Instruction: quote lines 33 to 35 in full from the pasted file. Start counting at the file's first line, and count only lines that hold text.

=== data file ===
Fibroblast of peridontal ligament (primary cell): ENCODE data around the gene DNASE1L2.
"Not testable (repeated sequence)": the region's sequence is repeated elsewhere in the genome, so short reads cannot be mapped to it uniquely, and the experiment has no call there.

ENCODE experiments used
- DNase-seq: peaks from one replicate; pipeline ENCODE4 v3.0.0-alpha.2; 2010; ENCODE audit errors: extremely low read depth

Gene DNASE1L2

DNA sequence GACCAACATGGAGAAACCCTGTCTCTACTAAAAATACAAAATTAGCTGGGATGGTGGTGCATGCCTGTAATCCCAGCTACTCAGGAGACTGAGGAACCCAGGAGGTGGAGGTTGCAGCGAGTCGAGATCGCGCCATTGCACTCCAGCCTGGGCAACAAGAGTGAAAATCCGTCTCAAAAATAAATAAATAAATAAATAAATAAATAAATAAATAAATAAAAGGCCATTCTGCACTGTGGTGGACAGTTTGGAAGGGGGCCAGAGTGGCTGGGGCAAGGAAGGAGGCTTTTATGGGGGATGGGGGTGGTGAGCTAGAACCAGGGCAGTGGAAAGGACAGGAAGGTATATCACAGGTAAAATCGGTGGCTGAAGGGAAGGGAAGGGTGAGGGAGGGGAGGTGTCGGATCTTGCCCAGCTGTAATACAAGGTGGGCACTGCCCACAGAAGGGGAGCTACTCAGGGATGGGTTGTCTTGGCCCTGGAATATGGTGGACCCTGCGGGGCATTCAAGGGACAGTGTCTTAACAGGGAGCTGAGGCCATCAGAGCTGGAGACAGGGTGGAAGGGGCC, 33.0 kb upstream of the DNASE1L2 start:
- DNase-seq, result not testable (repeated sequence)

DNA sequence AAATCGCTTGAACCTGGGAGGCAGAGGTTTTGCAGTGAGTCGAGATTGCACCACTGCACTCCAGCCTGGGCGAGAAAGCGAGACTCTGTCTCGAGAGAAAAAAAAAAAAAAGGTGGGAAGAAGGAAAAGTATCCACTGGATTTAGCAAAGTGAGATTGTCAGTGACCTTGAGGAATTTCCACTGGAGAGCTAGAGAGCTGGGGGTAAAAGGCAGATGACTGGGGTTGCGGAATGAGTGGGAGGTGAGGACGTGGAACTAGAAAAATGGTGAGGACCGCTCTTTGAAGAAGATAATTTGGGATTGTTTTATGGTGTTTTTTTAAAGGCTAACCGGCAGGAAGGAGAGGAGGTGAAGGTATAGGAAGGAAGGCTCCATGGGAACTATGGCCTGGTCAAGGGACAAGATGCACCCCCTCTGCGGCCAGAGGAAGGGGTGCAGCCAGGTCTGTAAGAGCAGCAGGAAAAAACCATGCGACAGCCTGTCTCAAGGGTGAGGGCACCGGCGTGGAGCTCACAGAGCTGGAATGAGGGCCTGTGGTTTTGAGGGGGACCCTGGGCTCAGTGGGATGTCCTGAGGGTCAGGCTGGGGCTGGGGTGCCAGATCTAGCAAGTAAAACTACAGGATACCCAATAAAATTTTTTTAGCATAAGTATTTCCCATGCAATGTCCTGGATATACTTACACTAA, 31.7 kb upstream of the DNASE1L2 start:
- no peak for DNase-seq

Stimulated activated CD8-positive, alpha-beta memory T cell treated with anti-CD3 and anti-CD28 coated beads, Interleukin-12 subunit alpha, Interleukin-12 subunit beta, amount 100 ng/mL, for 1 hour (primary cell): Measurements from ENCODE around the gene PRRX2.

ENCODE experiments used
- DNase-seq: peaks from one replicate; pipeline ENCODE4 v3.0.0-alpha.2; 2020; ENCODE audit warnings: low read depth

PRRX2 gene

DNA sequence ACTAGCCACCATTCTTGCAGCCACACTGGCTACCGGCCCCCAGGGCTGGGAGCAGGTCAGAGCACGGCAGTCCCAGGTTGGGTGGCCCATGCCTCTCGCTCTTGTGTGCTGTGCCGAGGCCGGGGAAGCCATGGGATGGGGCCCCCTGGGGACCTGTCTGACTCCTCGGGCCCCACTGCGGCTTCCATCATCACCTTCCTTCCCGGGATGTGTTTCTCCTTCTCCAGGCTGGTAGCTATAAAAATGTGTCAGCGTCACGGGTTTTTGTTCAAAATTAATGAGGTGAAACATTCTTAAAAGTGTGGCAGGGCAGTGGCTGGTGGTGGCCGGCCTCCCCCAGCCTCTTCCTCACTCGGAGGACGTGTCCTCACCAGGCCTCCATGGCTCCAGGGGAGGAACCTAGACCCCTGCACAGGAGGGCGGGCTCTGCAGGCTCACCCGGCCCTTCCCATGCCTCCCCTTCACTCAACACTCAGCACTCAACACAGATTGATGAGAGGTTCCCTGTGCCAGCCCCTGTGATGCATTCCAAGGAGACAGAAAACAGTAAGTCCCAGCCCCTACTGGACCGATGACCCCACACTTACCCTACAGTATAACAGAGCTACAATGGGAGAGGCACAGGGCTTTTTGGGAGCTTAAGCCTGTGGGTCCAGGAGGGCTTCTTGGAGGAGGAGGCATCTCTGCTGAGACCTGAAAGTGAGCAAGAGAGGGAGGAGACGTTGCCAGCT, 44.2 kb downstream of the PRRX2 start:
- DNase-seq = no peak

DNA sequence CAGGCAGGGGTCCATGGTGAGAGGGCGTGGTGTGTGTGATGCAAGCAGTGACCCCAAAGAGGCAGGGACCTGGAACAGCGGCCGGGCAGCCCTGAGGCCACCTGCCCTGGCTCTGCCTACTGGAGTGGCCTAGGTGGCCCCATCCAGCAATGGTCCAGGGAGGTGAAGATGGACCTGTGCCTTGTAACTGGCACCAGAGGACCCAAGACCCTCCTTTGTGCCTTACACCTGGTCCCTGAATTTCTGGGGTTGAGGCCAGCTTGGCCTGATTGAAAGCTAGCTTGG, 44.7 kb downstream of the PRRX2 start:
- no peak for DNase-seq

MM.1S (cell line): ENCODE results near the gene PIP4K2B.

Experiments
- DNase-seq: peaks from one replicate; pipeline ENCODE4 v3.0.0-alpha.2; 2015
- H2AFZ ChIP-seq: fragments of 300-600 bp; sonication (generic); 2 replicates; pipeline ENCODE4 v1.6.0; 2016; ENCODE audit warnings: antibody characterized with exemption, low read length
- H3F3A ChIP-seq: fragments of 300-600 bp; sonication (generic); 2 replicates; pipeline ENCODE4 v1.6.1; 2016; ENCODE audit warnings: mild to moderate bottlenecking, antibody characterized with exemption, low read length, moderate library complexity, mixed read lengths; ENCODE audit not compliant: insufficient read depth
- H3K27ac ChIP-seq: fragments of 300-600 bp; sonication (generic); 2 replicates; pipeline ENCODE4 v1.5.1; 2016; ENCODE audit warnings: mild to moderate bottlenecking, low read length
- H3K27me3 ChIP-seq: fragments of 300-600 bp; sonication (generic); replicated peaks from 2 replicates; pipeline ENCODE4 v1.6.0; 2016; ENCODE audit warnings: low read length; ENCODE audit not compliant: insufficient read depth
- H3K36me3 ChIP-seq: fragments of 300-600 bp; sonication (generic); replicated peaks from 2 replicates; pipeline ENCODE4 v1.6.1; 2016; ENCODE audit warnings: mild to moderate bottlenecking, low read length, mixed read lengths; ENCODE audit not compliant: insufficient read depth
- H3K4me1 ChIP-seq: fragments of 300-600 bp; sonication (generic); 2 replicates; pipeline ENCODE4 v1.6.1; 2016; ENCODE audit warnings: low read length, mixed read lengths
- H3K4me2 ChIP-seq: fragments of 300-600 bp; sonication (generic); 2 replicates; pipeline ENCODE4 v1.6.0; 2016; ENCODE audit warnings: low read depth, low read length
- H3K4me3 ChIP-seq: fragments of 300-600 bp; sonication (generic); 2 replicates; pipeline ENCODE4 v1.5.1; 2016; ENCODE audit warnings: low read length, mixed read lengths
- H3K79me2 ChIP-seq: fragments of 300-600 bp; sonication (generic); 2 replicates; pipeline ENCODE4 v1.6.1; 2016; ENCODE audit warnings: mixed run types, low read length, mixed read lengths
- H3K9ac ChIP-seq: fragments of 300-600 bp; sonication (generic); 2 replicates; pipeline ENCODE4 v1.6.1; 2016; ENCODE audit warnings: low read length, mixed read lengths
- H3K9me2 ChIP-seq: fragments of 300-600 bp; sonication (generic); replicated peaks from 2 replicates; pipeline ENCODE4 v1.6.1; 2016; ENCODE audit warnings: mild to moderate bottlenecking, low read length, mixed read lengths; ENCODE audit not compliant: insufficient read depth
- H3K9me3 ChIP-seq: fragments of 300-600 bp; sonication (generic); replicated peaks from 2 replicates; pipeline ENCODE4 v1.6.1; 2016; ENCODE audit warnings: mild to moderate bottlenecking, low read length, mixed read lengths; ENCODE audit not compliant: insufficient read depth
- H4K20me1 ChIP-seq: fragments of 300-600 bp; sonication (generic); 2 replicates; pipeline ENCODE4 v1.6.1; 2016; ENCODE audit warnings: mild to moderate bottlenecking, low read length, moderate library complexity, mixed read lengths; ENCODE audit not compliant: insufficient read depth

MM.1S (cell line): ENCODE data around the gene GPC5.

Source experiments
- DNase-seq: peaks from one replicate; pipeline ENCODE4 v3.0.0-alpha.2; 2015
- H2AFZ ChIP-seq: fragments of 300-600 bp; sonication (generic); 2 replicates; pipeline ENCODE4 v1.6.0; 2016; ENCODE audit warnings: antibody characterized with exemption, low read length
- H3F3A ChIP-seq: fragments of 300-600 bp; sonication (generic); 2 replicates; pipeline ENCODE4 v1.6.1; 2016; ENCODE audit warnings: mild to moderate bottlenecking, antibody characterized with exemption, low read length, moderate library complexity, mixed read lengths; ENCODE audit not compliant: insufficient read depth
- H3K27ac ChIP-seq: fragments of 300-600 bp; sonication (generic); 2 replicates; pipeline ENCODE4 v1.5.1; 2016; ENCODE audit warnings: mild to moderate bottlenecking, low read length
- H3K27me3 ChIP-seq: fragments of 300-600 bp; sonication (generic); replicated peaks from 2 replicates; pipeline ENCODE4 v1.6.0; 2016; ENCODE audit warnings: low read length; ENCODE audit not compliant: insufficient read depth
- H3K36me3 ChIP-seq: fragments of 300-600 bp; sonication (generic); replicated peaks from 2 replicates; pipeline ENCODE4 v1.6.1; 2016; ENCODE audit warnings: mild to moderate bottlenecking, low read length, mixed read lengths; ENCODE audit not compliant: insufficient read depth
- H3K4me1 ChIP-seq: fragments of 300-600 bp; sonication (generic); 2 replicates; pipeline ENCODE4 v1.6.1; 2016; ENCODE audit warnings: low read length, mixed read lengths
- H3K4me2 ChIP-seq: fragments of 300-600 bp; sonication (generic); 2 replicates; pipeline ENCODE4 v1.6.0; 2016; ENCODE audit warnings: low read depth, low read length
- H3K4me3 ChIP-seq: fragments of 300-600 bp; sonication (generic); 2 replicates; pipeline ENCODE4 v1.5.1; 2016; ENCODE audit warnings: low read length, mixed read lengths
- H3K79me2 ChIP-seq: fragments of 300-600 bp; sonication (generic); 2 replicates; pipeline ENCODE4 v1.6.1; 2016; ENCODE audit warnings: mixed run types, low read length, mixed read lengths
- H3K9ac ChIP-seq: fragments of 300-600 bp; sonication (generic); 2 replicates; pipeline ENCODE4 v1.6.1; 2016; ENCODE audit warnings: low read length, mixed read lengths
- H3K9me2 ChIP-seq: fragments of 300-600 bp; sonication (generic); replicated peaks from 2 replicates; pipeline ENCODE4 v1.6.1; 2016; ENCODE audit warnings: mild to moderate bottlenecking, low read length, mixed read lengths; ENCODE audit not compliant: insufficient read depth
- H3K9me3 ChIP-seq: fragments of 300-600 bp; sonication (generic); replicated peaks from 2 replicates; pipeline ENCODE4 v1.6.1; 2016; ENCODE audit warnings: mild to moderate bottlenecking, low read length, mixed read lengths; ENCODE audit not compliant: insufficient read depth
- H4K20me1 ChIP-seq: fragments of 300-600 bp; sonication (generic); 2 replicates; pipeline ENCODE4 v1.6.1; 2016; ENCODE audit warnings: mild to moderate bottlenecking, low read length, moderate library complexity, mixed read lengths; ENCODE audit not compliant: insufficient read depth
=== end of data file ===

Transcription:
- H4K20me1 ChIP-seq: fragments of 300-600 bp; sonication (generic); 2 replicates; pipeline ENCODE4 v1.6.1; 2016; ENCODE audit warnings: mild to moderate bottlenecking, low read length, moderate library complexity, mixed read lengths; ENCODE audit not compliant: insufficient read depth

MM.1S (cell line): ENCODE data around the gene GPC5.

Source experiments